Ruth // The mother-in-law of the bible, right? Well that’s her character. Wife of Elimelech. She’s the mother-in-law to Ruth. Their husbands die and then they return to Naomi’s people, whom are believers. Ruth decides to stay with her. So the story is more about her being a mother to Ruth, her daughter-in-law, than to her own children. She’s faithful and loving. What a testament to her character that her daughter-in-law would decide to stay with her. That’s someone living out the good news!
Ruth // Probably one of the most popular women in scripture, there is a full book of the Bible named for her, Ruth gives women hope to be brave. She is a Moabite that marries an Israelite. She overcame her fears and saved her people. She was the underdog, she beat the odds, and was in the end triumphant. She’s a big gold star on the lineage of Jesus Christ. Her story is remarkable and gives us hope and courage when we need it.
1 Samuel 1 // One of Elkanah’s wives. She was barren but the other wife had children. Eventually she vowed to give her child to the Lord if he would give her one. She was blessed with Samuel and eventually 3 more sons and 2 daughters.
2 Samuel 11 // Bathsheba has a lot of layers to her story. First she’s a wife who’s husband is away at war. Who knows what sort of distress she was in, it’s not like she could easily hear from him. Then King David (her husband’s bestie) decides he wants to lay with her and he summons her. This part of the story is one that is not 100% certain but there’s arguments about if she was a willing participant or if she was raped. She ends up pregnant and David tries to cover up his mess. When he invites her husband, Uriah, home for a “meeting”, he was expecting him to visit his wife so the baby could be claimed as her husbands. When Uriah doesn’t visit, David panics and has her husband sent to the front lines. Bathsheba and David marry and God punishes David with the death of his first son. So Bathsheba goes from a husband at war to potentially being rapped, getting pregnant, her rapist murdering her husband, and then the death of her first son.
Doesn’t this story sound like Shonda Rimes wrote it? We don’t hear about Bathsheba and the distress she went through. What we do know is that God redeemed her and her story and from this chaos, the lineage of Jesus’ is traced. So we can learn from her that no matter what the devil has for us, God can use it for His purpose.
Luke 1 // Mother of John the Baptist. Cousin of Mary. Another barren woman. Who was older when the angel of the Lord appeared to her husband and told him they would have a son. Her husband becomes mute and she stays hidden. When Jesus’ birth is foretold and Mary visits Elizabeth, John in the womb leaps for joy and she is filled with the Holy Spirit. Everyone thought the baby would be named Zechariah, after his father, but Elizabeth said no because of what the angel had told her. When they asked Zechariah about it he asked for his writing tablet and when he writes that the baby will be named John, he is no longer mute.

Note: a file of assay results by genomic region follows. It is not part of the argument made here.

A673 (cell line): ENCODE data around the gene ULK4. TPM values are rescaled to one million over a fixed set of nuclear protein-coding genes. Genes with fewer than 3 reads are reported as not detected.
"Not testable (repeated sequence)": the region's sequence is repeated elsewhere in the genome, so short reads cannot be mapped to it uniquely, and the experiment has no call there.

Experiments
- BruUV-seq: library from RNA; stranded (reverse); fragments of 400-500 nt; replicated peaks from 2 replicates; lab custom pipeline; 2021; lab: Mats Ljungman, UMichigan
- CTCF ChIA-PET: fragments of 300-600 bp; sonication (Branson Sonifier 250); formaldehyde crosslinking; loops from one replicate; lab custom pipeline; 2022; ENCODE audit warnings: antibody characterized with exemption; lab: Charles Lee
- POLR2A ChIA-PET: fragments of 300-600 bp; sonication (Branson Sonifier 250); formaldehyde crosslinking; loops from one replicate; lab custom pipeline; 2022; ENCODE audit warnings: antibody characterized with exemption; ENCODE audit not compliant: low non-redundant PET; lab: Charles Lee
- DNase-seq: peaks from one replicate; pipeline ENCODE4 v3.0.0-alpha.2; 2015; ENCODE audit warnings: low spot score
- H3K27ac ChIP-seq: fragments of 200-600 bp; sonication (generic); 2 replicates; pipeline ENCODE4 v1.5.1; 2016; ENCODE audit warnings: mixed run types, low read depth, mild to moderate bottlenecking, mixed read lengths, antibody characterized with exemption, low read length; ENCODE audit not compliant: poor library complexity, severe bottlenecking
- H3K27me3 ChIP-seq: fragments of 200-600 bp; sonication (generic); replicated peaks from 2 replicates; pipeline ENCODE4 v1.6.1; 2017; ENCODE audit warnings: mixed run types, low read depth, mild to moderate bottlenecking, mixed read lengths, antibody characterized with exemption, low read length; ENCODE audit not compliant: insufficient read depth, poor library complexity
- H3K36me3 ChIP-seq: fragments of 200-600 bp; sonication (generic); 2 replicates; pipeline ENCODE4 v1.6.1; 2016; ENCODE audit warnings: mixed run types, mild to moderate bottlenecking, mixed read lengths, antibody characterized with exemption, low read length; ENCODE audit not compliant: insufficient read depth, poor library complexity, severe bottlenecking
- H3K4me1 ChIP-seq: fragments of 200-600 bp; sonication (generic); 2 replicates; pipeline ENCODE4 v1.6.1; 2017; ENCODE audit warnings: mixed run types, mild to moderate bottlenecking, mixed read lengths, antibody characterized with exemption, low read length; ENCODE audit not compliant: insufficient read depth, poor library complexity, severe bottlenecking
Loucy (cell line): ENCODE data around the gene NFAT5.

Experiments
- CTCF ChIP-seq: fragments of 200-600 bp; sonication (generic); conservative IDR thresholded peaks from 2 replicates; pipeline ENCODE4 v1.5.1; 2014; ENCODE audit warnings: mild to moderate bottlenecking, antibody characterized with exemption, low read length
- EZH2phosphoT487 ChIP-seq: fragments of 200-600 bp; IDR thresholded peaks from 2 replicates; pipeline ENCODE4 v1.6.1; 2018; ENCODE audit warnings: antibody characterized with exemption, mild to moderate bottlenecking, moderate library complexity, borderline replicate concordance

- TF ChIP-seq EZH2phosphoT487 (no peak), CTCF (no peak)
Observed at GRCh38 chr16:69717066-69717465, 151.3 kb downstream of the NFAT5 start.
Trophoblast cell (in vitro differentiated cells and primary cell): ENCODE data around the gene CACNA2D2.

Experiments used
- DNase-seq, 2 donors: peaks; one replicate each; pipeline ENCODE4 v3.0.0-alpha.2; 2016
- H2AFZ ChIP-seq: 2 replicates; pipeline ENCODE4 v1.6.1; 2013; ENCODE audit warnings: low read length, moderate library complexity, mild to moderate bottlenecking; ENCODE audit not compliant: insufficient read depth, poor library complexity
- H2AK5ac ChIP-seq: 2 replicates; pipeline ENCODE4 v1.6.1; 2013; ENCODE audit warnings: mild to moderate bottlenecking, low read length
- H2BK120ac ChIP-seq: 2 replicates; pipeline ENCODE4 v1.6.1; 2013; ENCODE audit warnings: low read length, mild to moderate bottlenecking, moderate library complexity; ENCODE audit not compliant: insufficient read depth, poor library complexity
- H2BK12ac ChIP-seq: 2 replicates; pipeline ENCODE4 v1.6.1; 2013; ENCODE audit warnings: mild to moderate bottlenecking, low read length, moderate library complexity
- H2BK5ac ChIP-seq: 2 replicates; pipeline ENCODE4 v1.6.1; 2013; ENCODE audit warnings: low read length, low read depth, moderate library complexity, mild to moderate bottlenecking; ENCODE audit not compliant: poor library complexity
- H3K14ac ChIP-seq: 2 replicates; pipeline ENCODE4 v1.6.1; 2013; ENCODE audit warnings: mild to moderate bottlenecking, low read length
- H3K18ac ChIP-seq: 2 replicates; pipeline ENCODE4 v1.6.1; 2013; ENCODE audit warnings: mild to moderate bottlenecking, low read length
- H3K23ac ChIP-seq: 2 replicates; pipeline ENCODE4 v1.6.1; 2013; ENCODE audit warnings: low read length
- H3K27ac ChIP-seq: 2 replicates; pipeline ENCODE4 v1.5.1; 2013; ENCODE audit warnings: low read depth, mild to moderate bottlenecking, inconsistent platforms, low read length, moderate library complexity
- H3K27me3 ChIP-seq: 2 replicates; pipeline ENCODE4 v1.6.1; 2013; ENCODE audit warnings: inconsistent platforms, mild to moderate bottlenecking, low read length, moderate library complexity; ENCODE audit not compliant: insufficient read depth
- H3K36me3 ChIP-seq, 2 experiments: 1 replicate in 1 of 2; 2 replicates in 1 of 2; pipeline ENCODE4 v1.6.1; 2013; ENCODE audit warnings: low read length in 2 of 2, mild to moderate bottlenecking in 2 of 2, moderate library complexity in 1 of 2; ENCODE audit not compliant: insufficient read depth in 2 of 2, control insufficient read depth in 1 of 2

The is the last she’s mentioned in scripture. But John the Baptist grows up and lives in the wilderness. Then is eventually jailed and beheaded. She was older when he was born so we don’t know when she died. If she saw her son grow to teach and learned of Jesus’ ministry, I’d think she was a joyful but scared mother and aunt. But that’s my personal thoughts.
Matthew 1 & Luke 1 // The virgin mother of Jesus. Wife of Joseph. Eventually she had more children (James, Joseph, Jude and Simon, + daughters). These children were the half siblings of Jesus as Joseph wasn’t his biological father. Mary seems to be a chill mother. She did lose Jesus for a few days. We don’t know much about her really. Which I think is a tragedy. I think Christian mothers could truly be encouraged by her take on motherhood. But we can look at the man that she raised and learn about her trust in God. She said yes when she was young. She had plenty of trials, there were times to doubt herself and question why, but in the end her son died and was raised from the dead. What a journey of motherhood!
What Can We Learn
All of these women made mistakes. All of their stories contain more questions than answers but we can continue to glean from the things we know. We can learn about the types of moms they were by the children they raised. We can be encouraged because they all made mistakes and had rough days. If the mother of the savior of the world can misplace her child for multiple days, we can feel a little better about hitting someone’s head on the car door.
It is important for us to also notice and discuss the barren womb’s being opened by God. This isn’t to say that a barren women is being punished or not used by God. There’s also no way to know why people so long ago had issues with fertility. The medical advancements we have weren’t even in their imaginations. The barren womb’s could have been caused by plenty of issues, both from the women and their husbands. The Old Testament fertility recounts can be a touchy subject for us today. Please don’t rush over them or let the enemy use them against you.
These women are regular women who were part of the greatest story ever!